Skin itching against the background of cholestasis is not a pathognomonic manifestation of a specific disease, therefore, to determine the cause, it is necessary to study the history, clinical and laboratory data. One of the characteristic features of cholestatic pruritus is its circadian rhythm with the greatest intensity in the evening and night hours, as well as in warmth. In women, it increases during the progesterone phase of the menstrual cycle, during hormone replacement therapy and in late pregnancy, which indicates the role of female sex hormones in the pathogenesis of itching. Although pruritus is generalized in 25-50% of patients with cholestasis, its other specific feature is its localization in the back (in 70% of cases) or on the extremities, in particular, the palms and soles.
In the early stages of the disease, patients usually do not have primary skin changes. However, due to prolonged itching and constant scratching, redness of the skin, the appearance of linear urticaria, excoriated papules, cracks and crusts in the places of scratching and their infection are possible.
When choosing the optimal tactics for managing patients with hepatobiliary pathology and cholestatic pruritus, it is extremely important to differentiate extra- and intrahepatic cholestasis. At the first stage, the level of bilirubin and its fractions, urine urobilinogen, the activity of liver enzymes (ALT, AST), alkaline phosphatase, gamma-glutamyl transpeptidase, prothrombin time are determined, in some cases, the concentration of drugs in the blood is measured. Further, additional laboratory markers are used to clarify the etiology of the disease. So, if an autoimmune etiology of cholestasis is suspected, it is necessary to determine typical autoantibodies (ANA or NF, ASMA, LKM1). In primary biliary cirrhosis, antimitochondrial antibodies and the total level of class M immunoglobulins are determined. Serological diagnosis of hepatitis is necessary to confirm the infectious genesis of liver damage. Instrumental diagnostics must necessarily include an ultrasound examination of the liver and biliary tract to exclude a diffuse or focal process. In the absence of a clear understanding of the etiology, it is necessary to perform computed tomography with contrast, magnetic resonance cholangiopancreatography, endoscopic retrograde cholangiopancreatography, and diagnostic liver biopsy.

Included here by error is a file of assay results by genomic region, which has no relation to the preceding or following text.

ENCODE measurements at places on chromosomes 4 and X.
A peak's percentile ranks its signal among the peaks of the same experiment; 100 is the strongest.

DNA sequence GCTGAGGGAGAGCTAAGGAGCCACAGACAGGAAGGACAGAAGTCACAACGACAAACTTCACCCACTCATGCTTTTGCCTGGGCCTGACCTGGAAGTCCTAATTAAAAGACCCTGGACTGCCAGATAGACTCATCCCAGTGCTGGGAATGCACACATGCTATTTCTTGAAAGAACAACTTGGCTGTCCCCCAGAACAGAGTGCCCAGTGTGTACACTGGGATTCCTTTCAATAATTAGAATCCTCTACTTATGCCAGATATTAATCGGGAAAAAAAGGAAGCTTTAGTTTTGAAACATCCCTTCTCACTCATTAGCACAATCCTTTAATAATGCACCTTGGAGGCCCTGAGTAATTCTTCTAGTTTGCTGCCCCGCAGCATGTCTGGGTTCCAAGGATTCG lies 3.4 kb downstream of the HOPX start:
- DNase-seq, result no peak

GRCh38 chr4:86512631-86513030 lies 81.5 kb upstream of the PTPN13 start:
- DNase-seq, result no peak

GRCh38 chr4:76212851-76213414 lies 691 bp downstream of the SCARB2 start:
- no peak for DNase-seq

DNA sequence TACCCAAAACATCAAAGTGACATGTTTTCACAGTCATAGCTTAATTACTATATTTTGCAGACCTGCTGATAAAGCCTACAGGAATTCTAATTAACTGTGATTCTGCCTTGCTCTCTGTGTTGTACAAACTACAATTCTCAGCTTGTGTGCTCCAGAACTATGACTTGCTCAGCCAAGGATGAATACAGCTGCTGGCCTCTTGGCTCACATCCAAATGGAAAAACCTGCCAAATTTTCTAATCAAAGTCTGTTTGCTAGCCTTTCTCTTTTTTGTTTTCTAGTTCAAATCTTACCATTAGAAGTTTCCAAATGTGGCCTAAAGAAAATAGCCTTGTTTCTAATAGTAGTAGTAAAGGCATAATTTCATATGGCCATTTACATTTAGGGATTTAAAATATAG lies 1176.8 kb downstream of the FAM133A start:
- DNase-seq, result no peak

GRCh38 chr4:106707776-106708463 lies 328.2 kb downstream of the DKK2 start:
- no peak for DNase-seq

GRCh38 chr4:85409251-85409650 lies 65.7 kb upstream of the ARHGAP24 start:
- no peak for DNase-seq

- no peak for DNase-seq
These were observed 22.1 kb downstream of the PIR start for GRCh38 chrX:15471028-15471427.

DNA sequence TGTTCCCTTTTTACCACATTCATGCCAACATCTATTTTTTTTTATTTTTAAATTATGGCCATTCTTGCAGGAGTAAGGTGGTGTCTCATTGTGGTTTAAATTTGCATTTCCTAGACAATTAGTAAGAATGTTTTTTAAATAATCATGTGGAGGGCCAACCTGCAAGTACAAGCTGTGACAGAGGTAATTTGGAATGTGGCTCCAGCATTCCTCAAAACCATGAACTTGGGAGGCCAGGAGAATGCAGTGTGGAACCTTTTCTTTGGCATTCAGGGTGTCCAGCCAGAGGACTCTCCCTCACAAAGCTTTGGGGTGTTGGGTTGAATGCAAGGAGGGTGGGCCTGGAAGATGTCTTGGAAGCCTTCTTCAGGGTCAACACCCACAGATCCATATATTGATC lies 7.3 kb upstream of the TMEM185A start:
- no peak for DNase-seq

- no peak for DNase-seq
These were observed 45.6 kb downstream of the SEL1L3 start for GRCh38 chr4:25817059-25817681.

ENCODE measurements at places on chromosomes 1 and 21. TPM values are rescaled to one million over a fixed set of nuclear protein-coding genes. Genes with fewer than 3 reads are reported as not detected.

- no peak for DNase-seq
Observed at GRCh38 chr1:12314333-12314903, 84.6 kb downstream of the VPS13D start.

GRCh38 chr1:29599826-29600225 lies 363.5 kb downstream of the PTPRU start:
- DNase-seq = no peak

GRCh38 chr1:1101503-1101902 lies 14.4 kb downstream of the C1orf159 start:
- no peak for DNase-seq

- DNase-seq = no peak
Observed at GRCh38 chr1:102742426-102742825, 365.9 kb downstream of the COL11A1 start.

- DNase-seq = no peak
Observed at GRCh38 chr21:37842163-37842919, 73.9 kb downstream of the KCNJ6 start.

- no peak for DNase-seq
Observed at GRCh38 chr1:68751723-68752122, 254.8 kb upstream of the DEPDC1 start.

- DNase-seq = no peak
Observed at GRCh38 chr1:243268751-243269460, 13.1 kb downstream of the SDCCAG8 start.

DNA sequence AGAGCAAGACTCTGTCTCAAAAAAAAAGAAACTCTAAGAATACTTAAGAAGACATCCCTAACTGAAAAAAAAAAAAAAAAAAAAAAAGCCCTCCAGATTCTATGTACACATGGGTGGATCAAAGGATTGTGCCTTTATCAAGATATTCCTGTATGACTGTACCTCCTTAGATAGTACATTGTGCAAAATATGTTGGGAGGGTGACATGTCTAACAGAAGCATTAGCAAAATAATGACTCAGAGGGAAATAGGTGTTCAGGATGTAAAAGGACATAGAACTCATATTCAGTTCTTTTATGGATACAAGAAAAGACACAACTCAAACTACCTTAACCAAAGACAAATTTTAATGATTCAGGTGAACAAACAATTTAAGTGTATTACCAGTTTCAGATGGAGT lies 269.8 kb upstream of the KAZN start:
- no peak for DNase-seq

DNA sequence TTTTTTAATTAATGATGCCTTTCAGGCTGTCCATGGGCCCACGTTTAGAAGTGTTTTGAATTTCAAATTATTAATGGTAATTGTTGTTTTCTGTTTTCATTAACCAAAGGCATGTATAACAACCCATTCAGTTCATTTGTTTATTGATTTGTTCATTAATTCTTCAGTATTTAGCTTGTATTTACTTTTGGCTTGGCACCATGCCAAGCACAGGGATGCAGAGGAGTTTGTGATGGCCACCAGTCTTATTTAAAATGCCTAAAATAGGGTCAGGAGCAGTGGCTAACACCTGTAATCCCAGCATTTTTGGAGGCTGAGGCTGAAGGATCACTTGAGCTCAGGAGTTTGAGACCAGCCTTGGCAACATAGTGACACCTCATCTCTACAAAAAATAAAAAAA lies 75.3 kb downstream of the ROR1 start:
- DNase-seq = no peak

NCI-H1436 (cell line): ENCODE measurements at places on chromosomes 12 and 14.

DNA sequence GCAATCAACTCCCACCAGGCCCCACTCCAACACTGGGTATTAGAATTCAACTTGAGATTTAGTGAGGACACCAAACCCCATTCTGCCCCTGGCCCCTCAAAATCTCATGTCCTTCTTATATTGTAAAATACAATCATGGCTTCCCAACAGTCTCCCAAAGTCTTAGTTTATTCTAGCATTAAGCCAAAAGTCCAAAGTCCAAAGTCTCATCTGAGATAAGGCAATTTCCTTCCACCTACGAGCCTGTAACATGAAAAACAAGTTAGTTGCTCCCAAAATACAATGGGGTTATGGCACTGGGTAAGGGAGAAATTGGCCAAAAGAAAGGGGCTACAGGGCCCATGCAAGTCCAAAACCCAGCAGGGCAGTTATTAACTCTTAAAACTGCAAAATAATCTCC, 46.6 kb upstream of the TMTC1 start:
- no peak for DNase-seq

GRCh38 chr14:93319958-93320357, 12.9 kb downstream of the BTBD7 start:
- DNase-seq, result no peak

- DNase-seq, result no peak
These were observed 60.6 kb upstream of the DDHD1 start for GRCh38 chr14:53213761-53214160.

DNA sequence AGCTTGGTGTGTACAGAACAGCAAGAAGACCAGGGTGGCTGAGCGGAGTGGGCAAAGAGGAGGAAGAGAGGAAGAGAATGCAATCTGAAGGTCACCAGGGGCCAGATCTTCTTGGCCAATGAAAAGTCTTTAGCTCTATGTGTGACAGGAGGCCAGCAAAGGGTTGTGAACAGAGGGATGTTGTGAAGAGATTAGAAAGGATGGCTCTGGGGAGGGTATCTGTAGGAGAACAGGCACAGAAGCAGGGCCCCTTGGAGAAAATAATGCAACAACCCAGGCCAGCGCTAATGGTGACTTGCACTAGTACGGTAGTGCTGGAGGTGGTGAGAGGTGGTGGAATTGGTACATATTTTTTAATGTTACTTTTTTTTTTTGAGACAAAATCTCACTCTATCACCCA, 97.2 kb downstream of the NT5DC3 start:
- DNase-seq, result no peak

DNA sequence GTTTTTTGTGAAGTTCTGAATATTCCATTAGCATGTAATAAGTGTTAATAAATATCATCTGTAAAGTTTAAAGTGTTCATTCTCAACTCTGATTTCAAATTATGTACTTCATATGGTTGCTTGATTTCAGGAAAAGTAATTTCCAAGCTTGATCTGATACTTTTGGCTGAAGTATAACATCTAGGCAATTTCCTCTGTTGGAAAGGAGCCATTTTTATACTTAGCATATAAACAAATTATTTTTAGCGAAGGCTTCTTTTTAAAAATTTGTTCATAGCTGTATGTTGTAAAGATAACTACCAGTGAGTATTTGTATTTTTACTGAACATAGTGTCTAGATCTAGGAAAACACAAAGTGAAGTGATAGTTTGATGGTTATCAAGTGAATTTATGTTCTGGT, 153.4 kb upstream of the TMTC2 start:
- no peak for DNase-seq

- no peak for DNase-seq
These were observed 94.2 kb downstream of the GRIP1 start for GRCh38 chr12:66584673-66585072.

Treatment of hepatobiliary pathology, accompanied by cholestasis syndrome and pruritus, involves the treatment of the underlying disease of the liver and biliary tract. With intrahepatic cholestasis, etiotropic and / or pathogenetic therapy is carried out. Unfortunately, a radical elimination of the cause is possible only with alcoholic liver disease and its viral diseases. An effective direction in the treatment of patients with extrahepatic biliary obstruction in situations where etiotropic treatment is impossible is biliary drainage.
Drug therapy for cholestatic pruritus includes the following areas: the elimination of pruritogens, the impact on the metabolism of pruritogens by transforming them into less toxic metabolites, the effect on opioid receptors, an experimental approach. In cholestasis syndrome with itching, the use of cholestyramine, rifampicin, naltrexone and sertraline is traditionally described, but the analysis of literature data indicates the absence of a rigorous evidence base for these drugs.
Against the background of cholestatic liver diseases, a phased stepwise treatment of pruritus is recommended. Cholestyramine is considered the 1st line drug (level of evidence 2B). Despite being well tolerated, it has a number of side effects: it interferes with the absorption of vitamins A, D, E, K and some drugs, causes malabsorption, constipation, anorexia and digestive discomfort. Rifampicin belongs to the 2nd line of pharmacological treatment (level of evidence 2A). The main limitations when using rifampicin for the treatment of chronic cholestatic pruritus are hepatotoxicity with prolonged use of the drug (more than 2 weeks), a high risk of developing hemolytic anemia, renal failure, and thrombocytopenia. There is evidence of the effectiveness of µ-receptor antagonists in reducing the intensity of intractable pruritus, which made it possible to classify opioid receptor antagonists (naltrexone) as a 3rd line therapy (level of evidence 2B). Naltrexone is contraindicated in patients with drug dependence, severe liver failure. Sertraline, a selective serotonin reuptake inhibitor, is a 4th-line drug for the treatment of cholestatic pruritus (LE: 2C). In the absence of a positive effect from standard therapies, according to EASL recommendations, experimental therapies and early liver transplantation should be considered.